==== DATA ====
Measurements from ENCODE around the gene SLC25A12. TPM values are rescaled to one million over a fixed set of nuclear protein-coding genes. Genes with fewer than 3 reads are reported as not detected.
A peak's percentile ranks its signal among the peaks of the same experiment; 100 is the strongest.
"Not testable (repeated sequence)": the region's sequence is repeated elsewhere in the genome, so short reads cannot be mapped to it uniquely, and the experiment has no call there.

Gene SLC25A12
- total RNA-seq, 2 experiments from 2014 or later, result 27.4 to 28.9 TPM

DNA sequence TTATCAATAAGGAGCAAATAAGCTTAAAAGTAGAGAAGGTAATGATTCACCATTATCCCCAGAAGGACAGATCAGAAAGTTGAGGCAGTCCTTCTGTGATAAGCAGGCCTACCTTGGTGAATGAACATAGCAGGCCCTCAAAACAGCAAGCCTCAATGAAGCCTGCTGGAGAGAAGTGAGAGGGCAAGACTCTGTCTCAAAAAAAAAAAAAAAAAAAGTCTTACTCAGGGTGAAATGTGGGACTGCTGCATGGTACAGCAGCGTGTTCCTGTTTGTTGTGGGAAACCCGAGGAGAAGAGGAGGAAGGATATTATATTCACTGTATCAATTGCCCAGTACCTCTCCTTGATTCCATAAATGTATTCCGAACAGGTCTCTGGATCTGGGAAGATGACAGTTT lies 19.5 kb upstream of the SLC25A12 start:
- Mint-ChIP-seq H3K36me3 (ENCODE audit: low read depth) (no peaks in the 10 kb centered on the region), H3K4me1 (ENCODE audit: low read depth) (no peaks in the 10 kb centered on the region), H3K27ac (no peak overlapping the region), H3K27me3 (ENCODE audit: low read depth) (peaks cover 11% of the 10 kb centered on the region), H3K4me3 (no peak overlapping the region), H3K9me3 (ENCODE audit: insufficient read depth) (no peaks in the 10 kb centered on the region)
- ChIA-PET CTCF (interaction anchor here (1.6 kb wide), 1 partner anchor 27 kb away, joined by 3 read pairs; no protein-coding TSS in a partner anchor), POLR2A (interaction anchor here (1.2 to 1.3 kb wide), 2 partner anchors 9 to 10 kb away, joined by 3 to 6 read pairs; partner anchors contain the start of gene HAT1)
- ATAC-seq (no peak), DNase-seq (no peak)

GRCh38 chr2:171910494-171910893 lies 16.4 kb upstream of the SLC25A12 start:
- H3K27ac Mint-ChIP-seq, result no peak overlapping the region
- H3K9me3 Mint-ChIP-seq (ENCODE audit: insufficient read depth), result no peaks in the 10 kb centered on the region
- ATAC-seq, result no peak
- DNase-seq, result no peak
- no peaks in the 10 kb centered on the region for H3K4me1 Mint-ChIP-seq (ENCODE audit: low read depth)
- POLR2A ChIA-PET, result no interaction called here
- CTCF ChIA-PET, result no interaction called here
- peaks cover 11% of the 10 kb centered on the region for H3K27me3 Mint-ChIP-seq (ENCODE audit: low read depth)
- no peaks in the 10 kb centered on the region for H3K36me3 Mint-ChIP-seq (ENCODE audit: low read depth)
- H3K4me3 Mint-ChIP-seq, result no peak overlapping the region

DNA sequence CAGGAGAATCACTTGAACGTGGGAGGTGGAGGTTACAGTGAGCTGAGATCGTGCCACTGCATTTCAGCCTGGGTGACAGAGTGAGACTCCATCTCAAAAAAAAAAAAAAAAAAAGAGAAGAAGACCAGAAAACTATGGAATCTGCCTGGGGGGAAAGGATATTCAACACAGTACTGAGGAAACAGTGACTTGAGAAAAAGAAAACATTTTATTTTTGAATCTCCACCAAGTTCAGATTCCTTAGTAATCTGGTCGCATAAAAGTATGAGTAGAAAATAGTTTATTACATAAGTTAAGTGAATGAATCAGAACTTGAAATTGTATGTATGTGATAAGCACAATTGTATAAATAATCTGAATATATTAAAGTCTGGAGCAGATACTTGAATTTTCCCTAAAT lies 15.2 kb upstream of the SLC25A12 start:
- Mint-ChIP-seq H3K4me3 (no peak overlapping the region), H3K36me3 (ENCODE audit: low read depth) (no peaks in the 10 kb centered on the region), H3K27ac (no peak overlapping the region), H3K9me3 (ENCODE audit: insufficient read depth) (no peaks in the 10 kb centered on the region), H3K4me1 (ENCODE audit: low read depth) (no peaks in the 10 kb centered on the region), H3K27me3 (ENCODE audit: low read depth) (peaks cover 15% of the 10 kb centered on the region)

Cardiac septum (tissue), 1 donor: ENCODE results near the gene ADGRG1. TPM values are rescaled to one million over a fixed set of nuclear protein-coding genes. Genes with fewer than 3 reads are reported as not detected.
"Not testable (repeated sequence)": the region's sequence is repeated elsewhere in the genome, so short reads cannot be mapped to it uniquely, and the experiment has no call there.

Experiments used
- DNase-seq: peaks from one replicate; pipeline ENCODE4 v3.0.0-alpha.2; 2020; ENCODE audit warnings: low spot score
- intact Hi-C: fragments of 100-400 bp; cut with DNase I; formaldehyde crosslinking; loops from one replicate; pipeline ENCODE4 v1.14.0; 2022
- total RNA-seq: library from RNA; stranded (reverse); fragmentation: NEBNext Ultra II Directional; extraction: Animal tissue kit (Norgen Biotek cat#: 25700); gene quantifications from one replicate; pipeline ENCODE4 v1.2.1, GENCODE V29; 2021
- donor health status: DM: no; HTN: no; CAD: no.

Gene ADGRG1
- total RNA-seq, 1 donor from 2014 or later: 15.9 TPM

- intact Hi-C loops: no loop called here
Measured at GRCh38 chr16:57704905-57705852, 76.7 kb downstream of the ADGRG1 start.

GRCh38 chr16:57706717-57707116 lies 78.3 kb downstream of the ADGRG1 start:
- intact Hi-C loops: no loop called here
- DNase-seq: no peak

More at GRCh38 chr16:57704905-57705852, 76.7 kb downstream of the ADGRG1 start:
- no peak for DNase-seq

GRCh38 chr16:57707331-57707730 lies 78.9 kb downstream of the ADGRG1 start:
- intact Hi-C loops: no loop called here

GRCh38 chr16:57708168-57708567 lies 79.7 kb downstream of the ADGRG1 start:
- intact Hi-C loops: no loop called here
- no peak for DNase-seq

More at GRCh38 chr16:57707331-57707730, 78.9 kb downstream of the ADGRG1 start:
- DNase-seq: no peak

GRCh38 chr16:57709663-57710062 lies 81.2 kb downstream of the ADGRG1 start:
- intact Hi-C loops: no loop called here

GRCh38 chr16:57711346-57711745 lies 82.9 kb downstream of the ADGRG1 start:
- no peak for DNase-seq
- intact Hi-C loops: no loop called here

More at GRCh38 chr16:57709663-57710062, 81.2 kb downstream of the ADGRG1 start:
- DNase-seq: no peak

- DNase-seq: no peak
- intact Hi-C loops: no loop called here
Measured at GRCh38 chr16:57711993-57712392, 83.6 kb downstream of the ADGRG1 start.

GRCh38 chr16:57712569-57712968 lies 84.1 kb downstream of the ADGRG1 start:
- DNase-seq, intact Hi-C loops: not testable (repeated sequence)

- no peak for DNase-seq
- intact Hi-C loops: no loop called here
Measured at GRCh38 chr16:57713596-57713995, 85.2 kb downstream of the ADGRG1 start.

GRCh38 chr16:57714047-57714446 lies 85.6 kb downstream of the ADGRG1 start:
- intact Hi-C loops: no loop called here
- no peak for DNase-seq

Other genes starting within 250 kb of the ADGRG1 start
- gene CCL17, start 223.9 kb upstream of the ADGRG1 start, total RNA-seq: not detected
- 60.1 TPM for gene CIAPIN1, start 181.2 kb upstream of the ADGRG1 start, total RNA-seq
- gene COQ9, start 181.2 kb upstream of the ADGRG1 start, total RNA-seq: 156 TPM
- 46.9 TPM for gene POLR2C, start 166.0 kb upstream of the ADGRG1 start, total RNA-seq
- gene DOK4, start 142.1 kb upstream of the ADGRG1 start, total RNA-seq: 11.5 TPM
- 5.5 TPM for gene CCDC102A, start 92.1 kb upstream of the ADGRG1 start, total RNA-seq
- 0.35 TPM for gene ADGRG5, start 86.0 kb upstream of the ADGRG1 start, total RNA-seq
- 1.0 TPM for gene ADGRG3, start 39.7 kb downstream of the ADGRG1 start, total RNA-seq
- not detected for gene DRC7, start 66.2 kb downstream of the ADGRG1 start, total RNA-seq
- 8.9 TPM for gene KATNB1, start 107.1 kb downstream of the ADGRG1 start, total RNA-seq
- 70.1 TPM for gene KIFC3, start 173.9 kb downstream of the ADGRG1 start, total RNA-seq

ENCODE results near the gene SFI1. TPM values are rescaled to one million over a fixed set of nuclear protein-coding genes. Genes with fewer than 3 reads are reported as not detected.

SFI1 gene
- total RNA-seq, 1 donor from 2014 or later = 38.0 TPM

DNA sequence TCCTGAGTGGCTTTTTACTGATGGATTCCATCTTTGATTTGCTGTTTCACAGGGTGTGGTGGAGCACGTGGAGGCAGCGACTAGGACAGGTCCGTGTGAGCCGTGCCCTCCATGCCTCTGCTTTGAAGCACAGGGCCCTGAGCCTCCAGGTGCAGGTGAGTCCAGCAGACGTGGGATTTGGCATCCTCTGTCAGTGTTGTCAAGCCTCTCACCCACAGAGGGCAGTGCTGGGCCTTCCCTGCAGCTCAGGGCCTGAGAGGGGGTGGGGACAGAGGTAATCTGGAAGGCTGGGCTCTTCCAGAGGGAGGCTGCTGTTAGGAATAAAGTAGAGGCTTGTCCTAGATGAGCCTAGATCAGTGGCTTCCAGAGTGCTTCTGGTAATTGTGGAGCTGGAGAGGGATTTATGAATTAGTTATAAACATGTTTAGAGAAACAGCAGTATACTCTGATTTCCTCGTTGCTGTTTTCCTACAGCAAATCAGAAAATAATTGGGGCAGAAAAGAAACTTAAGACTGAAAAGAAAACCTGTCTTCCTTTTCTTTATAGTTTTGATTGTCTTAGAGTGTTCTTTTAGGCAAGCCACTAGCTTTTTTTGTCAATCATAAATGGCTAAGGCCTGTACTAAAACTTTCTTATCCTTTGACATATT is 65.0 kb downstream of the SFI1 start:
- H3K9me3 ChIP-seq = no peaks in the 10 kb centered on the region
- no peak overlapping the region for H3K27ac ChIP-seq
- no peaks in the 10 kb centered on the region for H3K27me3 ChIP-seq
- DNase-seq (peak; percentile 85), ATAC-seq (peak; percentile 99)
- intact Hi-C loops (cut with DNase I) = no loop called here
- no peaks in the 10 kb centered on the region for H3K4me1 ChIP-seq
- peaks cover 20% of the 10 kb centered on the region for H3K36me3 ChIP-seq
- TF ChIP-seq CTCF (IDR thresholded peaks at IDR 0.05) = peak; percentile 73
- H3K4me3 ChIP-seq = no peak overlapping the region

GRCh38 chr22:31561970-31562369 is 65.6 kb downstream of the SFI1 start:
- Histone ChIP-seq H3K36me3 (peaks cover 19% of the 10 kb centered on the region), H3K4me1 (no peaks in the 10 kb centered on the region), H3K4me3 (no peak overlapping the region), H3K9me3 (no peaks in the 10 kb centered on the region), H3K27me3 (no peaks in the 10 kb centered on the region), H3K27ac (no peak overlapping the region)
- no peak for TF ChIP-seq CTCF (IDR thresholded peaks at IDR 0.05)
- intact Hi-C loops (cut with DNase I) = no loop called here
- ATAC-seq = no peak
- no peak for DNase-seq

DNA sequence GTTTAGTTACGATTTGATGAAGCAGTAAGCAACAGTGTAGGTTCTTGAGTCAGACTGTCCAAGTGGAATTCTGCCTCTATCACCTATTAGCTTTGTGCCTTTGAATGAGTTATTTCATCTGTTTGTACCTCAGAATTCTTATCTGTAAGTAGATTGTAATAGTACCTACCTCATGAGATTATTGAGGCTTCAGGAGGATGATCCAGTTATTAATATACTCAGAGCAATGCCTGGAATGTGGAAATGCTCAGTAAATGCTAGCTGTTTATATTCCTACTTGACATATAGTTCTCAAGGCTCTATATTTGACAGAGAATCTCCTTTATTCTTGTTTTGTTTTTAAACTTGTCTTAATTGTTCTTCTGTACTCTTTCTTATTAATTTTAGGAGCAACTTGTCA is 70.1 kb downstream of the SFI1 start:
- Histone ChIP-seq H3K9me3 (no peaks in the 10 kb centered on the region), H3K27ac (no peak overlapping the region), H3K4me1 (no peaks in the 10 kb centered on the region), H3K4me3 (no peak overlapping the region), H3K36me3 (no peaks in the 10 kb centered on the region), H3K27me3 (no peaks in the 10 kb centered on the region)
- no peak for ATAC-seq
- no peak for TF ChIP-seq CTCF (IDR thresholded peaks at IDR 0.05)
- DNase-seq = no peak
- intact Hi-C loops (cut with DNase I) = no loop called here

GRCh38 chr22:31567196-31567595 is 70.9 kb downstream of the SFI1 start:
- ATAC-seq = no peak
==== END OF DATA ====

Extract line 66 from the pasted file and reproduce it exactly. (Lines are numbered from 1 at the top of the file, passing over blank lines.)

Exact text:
- 60.1 TPM for gene CIAPIN1, start 181.2 kb upstream of the ADGRG1 start, total RNA-seq